Last of its kind.
I'm officially giving up on Michael Chabon.

Not your typical cozy British village.

Good lord, if you've got any kind of trend toward depression, don't pick up Nicola Monaghan's The Killing Jar.

Jar Monaghan's slim novel is set on a council estate* in the British city of Nottingham, where life's anything but cozy cups of tea and Miss Marples and Christmas crackers and any other jolly British stereotype you can come up with. This novel is filled with poor people, mothers addicted to heroin ("brown") who can't be bothered to care for their children, and children themselves who start selling drugs and living together as young teens to form their own family units in lieu of any kind of other normal childhood and young adulthood.

And yet? I really, really liked it. I liked Monaghan's main character, Kerrie-Ann Hill (most frequently called "Kez"), even though or perhaps she grew up in a shitty world and did what she could to survive, including falling in love with Mark Scotland, her childhood friend and, in the beginning, a fairly sweet guy who looked after her younger brother when she got sent to the British equivalent of juvie and her mother spent most of her time high.

But I'm not going to kid you. It is a relentlessly dreary novel. If you don't think you can stomach reading about junkies and beatings and people who never stop letting other people down, I can't recommend it. But it does offer moments like this:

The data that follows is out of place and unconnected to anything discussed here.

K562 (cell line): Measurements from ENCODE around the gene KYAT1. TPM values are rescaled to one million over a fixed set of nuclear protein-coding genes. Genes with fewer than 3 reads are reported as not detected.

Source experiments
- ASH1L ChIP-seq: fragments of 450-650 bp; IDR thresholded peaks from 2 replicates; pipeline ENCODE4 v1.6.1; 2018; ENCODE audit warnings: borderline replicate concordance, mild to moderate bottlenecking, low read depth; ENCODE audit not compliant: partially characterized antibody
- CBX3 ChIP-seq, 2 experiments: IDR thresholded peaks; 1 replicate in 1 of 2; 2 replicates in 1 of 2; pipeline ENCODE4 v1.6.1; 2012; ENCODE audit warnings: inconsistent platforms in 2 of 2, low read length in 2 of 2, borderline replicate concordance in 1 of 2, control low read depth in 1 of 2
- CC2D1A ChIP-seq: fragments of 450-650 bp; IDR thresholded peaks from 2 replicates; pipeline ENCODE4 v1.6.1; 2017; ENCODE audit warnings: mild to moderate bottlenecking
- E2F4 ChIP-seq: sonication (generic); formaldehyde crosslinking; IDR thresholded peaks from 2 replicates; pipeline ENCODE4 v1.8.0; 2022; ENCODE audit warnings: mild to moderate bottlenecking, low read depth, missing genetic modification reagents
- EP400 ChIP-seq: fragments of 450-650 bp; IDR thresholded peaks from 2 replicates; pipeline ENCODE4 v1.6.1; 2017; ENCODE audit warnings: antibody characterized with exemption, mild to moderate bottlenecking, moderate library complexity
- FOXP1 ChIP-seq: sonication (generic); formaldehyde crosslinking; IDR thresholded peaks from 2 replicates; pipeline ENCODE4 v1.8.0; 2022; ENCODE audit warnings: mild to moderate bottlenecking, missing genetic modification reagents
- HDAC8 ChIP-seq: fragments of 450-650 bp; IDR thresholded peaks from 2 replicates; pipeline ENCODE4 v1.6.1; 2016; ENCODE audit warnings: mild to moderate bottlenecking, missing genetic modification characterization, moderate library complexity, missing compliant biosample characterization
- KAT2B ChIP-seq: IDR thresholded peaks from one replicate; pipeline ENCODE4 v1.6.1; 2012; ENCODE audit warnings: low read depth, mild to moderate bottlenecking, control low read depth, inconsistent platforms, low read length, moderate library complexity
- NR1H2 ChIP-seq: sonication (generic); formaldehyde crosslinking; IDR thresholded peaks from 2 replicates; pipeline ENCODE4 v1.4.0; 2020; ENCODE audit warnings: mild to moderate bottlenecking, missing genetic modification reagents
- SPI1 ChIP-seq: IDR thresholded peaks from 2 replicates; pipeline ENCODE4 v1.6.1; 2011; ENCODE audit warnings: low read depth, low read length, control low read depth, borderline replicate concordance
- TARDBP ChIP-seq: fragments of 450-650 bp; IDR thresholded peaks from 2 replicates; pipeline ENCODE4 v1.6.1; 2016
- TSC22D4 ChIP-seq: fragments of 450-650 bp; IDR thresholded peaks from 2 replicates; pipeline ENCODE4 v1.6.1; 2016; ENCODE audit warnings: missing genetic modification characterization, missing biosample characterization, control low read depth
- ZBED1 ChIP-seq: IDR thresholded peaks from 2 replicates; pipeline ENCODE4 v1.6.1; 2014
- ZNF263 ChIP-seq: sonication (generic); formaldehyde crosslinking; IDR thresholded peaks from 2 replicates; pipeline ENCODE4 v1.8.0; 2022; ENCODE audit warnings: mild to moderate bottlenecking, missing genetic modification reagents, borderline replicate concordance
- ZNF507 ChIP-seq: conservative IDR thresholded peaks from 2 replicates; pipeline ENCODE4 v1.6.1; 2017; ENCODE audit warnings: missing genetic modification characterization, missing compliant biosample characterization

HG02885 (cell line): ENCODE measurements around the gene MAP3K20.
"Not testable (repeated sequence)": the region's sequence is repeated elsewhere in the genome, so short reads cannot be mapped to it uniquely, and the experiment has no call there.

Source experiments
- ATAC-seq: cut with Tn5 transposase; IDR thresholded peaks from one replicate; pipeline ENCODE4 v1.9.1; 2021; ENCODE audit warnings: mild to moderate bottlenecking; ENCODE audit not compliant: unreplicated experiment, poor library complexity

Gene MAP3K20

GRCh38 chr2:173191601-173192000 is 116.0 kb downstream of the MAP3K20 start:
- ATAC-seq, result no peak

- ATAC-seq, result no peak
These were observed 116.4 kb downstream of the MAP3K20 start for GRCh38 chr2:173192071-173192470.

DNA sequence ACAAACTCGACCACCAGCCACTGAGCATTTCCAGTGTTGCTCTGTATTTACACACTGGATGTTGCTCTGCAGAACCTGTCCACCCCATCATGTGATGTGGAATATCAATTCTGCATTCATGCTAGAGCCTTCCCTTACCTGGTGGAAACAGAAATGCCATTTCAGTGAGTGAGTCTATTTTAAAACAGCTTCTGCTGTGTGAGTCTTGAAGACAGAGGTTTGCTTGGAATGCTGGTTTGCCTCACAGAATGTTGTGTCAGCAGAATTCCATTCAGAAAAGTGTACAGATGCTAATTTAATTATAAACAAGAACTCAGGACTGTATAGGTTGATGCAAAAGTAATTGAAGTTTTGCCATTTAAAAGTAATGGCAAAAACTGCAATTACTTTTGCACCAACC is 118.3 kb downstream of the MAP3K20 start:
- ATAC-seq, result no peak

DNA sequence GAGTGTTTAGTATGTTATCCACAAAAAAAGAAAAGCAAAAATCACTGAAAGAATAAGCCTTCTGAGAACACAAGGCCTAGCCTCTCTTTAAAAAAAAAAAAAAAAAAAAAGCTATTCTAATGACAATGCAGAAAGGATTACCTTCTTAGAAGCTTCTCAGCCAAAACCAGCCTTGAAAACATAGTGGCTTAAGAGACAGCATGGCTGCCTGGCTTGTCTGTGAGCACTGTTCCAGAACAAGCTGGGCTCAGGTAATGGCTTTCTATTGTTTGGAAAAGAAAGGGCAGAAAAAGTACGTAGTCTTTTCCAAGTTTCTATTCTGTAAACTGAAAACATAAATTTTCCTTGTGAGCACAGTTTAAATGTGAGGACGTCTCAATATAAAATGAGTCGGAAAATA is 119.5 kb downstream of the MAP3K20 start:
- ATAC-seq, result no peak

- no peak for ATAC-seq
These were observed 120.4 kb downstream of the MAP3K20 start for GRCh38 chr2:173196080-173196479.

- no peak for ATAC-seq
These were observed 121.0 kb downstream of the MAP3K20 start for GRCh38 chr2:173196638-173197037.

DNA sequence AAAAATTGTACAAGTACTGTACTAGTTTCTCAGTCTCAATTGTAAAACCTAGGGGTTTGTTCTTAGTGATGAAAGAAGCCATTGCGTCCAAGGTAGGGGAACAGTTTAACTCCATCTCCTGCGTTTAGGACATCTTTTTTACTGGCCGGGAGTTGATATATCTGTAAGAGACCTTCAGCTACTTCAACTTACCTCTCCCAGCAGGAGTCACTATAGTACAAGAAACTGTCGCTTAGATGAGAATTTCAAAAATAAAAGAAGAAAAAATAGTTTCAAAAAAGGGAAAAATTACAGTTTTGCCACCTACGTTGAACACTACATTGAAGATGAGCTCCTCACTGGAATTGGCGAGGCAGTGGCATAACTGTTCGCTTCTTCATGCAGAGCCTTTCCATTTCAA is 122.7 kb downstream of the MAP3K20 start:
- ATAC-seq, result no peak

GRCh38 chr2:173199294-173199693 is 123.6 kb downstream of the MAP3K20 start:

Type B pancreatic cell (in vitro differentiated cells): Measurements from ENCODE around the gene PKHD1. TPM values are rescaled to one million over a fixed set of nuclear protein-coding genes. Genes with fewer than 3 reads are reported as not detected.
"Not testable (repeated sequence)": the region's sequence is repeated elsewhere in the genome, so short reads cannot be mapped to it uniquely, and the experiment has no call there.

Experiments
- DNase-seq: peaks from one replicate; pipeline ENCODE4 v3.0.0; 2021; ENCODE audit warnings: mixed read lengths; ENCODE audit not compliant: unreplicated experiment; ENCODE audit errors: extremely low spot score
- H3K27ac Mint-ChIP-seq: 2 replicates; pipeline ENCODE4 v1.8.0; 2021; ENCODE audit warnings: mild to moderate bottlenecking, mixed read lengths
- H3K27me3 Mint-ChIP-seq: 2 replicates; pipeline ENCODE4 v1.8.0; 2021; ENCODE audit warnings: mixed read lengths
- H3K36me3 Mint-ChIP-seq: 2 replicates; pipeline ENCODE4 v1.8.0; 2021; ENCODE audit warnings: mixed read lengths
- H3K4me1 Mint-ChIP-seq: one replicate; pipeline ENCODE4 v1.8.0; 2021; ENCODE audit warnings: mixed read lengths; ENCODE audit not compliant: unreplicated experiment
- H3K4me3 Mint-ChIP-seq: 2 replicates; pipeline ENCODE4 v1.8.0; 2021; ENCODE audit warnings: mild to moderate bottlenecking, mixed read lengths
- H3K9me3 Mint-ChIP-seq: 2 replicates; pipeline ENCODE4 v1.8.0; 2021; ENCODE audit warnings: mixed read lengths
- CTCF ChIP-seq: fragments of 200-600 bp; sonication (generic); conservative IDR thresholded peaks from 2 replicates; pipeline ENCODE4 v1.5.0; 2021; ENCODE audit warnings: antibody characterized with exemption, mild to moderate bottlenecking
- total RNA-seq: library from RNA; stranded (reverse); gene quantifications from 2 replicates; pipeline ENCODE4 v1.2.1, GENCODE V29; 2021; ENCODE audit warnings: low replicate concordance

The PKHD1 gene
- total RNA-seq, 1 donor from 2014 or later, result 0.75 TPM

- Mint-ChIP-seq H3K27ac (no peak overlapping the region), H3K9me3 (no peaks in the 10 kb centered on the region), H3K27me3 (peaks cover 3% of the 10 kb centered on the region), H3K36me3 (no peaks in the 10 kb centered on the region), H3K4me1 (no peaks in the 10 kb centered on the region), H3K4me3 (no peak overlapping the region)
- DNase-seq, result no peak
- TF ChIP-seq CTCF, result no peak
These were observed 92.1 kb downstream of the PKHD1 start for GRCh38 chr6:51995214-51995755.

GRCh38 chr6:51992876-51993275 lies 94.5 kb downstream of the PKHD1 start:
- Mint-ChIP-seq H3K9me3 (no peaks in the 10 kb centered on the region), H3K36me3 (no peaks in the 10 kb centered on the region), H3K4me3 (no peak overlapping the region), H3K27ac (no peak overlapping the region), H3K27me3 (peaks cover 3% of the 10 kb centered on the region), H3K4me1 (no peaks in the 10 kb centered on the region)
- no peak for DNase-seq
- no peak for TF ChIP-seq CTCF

"They reckon you feel love in your heart but that's bollocks. True love, the type what strikes you down and makes you change forever, you feel that kind of love in every fucking organ inside you. Liver, kidneys, heart, and spleen. Every tiny cell what makes up your brain and your spine, your bones and blood and muscles. It keens through you." (p. 270.)

Oh, that gave me shivers. That gave me Emily Bronte-esque shivers, the way I shivered when I first read Wuthering Heights and found Cathy's monolgue about Heathcliff: "My love for Heatcliff is like the eternal rocks below, a source of little visible pleasure, but necessary."

*Evidently council estates in Great Britain are the equivalent of our "projects" here, found in urban areas. If you'd like to see what they look like, check out an episode of Shameless, which is set on a council estate (in Manchester, I think) and leaves VERY little to the imagination.